Free writing can be a less traumatic way of a survivor of sexual violence to connect with his/her experience. Image courtesy of Shutterstock.
By Saara Ahmed
As a part of this year’s 16 Days of Activism Against Gender-Based Violence campaign WITNESS will launch a video series to accompany our guide, Conducting Safe, Effective and Ethical Interviews with Survivors of Sexual and Gender-based Violence. We’ll be writing a series of blog posts on GBV leading up to and during 16 Days.
There are often many challenges to obtaining adequate assistance for survivors of sexual and gender-based violence: social stigma, continued threats and fear from perpetrators. For immigrant women in the United States there are usually added barriers with language differences, a lack of culturally relevant services, and navigating complicated legal systems.
The National Immigrant Women’s Advocacy Project (NIWAP), Legal Momentum and California Coalition Against Sexual Assault (CALCASA) have partnered together for a seven-part webinar series designed to support advocates in the U.S. who are working directly with immigrant survivors of violence. The latest, “Trauma-Informed Care: Promoting Healing While Strengthening Survivors’ Immigration Cases” was meant for those who provide legal assistance to women and children petitioning for citizenship under special clauses of the Violence Against Women Act (VAWA). However the content of the webinar was useful for anyone working with survivors of gender-based violence.
Stories of violence are more than simply affidavits in legal cases; they are complex and personal experiences that shape the lives of survivors. The panelists (listed below) shared useful tips for how to: develop trust with immigrant survivors, develop survivor stories for the legal process using the “trauma-informed approach” and engage in self-care when developing survivor stories.
Develop trust with immigrant survivors
Survivors’ stories should not be taken lightly. As witnesses to their experience an interviewer should be mindful of the intended purpose of sharing, whether to raise awareness of violence or as evidence in legal cases. Sharing can be a cathartic, healing and very triggering experience for survivors and that process can be made much more supportive and empowering if the correct measures are taken such as establishing an empathetic and warm connection, being non-judgmental and validating the survivors experience, and being honest about your own perspective or lack of knowledge on the issue.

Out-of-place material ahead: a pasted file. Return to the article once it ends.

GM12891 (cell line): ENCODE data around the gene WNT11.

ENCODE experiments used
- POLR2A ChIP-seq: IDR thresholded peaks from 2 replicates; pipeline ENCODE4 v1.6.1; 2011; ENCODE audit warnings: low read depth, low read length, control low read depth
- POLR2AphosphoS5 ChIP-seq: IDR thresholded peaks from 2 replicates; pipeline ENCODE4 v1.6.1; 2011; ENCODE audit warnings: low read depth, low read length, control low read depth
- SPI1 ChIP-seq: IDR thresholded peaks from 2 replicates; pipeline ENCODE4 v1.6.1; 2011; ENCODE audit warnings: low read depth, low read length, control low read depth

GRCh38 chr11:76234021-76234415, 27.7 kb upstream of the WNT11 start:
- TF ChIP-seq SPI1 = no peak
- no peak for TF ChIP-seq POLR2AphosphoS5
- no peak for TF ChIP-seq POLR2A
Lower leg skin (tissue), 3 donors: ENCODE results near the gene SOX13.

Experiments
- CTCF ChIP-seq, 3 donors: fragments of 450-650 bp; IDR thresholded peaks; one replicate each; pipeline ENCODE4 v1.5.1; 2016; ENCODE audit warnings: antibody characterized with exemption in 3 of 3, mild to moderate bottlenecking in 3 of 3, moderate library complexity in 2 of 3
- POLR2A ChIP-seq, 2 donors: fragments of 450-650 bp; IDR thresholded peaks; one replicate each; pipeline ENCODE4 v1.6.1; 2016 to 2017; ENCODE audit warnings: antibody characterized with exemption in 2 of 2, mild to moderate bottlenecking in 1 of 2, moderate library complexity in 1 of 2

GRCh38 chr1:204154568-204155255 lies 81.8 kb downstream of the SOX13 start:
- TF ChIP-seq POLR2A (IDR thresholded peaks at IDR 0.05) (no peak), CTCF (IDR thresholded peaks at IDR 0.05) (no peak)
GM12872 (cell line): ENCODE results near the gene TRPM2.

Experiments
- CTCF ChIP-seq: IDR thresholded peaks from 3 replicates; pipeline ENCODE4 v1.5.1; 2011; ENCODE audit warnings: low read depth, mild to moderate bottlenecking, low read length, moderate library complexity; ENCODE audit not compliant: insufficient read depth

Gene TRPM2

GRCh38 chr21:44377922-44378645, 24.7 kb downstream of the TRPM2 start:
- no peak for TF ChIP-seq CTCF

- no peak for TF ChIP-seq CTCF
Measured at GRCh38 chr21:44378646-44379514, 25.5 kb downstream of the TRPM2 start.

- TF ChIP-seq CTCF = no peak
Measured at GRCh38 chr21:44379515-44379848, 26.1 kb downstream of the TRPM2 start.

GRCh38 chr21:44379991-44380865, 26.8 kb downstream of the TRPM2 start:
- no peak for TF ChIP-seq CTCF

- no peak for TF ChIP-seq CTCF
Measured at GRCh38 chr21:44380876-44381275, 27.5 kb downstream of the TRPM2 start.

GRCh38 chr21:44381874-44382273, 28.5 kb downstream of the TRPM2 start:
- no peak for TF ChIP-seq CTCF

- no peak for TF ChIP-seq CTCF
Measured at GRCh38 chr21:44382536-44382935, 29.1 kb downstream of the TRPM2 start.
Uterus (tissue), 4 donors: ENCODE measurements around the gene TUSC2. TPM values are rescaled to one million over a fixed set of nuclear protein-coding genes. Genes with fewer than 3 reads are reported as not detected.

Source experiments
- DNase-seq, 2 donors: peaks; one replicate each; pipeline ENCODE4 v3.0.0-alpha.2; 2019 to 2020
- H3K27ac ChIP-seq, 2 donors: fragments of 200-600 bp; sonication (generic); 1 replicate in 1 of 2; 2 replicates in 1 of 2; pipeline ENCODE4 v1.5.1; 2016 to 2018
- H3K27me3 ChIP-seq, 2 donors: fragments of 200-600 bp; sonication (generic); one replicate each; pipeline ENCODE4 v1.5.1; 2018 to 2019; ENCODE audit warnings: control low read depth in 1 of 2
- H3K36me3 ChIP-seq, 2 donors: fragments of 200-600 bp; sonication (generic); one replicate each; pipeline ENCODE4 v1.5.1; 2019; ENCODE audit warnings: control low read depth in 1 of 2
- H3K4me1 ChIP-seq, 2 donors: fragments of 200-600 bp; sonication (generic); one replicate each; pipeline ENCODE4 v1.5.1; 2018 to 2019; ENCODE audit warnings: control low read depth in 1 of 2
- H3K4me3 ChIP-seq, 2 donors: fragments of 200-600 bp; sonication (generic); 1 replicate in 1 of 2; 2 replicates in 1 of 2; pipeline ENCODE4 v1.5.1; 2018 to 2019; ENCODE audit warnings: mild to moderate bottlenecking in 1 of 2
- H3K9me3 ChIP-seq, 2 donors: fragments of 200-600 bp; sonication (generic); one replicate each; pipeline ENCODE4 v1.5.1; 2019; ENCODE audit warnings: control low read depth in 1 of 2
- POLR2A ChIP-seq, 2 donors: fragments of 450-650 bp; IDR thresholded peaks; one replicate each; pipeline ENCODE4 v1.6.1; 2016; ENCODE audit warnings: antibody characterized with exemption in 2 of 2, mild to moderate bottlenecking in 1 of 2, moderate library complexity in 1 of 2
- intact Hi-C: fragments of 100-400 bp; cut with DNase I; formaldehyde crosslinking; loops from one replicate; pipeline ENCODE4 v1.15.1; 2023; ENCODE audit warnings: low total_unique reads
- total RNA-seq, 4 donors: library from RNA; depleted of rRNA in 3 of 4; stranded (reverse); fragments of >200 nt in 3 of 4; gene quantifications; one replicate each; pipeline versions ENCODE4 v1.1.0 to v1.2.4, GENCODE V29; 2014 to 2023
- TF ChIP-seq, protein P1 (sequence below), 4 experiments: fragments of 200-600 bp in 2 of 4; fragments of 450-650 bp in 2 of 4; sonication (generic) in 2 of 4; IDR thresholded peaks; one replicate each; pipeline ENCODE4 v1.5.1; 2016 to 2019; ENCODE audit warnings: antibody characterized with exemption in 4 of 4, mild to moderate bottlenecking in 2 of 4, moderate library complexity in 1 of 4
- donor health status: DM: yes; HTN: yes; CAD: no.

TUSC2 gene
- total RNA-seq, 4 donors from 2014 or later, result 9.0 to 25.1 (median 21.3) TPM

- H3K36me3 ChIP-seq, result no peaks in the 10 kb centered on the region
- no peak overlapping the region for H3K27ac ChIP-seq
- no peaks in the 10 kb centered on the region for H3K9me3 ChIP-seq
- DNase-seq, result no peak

Develop survivor stories for the legal process using “trauma-informed” approach
One of the main focuses of the webinar was providing information on how to conduct a “trauma-focused writing intervention process,” which is a supported process of having a survivor relate his or her experience through an uninterrupted free-write of their experience and the trauma they experienced. Writing interventions have been shown to reduce the psychological impact of trauma exposure. Mary Ann Dutton from the Georgetown University Medical Center, Center for Trauma and the Community referred to the commonly used psychology phrase “to name it is to tame it” as a possible reason for why the writing intervention process is successful for survivors.
Engage in self-care when developing survivor stories
Those interviewing survivors can strengthen their ability to support survivors by being mindful of how they experience the process of listening and witnessing the stories. Taking breaks and pacing the sharing process can benefit not only the survivors but also those who are listening. Other self-care techniques mentioned were: preparing for the sharing sessions with adequate rest and good nutrition, nurturing the relationships and breathing exercises.
With over 300 participants tuned into the webinar, it was the most attended of the NIWAP series thus far. That speaks volumes to the need of those invested in supporting survivors of sexual and gender based violence to continue to share resources and come together to be better advocates. For more information on the webinar series and additional online resources visit the NIWAP online library.
Panelists for Trauma-Informed Care included:
- Mary Ann Dutton, Ph.D., Georgetown University Medical Center, Center for Trauma and the Community
- Leslye Orloff, Director, National Immigrant Women’s Advocacy Project, NIWAP, American University Washington College of Law
- Mercedes V. Lorduy, Co-Director, VIDA Legal Assistance, Inc.
Saara Ahmed is interning with the gender-based violence campaign at WITNESS. She has worked on prevention advocacy and community-based approaches to gender-based violence in the US and East Africa.